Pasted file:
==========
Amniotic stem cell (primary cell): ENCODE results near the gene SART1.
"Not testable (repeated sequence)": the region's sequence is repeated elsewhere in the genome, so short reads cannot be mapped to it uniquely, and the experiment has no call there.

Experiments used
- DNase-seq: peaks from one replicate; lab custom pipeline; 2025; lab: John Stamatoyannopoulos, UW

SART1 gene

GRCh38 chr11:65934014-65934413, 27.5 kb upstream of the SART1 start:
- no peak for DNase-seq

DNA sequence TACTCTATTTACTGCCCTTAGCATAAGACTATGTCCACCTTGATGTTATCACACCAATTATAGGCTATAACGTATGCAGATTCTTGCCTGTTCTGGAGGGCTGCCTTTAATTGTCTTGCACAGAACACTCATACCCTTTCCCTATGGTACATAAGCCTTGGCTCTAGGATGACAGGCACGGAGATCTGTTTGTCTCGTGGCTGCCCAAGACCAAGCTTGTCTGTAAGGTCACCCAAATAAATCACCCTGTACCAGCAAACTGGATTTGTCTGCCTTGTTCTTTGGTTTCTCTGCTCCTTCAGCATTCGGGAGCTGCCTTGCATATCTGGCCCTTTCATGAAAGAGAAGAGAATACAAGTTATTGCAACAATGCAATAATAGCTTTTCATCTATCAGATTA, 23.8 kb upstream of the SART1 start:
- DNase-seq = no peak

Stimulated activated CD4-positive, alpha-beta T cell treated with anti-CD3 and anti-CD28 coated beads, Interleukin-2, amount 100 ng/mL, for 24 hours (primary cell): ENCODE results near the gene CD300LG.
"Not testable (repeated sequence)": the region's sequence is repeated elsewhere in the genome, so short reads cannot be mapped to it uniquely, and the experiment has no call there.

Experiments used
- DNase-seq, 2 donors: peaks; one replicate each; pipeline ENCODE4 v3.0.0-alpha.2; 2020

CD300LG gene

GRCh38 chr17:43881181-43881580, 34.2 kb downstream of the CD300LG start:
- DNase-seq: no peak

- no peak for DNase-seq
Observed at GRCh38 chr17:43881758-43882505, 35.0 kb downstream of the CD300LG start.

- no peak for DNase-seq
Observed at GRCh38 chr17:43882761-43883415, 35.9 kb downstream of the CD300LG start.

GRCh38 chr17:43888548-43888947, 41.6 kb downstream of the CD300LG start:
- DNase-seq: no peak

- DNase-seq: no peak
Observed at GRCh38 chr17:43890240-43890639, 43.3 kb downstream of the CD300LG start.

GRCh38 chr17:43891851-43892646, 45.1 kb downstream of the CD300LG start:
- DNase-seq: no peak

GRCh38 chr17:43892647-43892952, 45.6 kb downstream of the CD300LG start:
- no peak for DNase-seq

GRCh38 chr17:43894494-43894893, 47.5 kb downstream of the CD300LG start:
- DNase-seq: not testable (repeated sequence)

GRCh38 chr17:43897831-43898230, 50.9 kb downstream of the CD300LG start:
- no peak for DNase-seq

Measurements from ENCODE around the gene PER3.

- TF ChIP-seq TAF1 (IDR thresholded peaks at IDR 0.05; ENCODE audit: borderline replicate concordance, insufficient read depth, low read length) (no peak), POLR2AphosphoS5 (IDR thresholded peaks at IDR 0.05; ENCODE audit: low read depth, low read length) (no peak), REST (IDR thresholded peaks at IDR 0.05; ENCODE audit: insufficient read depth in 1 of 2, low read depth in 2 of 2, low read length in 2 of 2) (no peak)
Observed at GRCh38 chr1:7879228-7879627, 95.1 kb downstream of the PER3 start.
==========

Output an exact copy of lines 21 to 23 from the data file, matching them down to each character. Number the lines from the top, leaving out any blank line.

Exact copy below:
GRCh38 chr17:43888548-43888947, 41.6 kb downstream of the CD300LG start:
- DNase-seq: no peak

- DNase-seq: no peak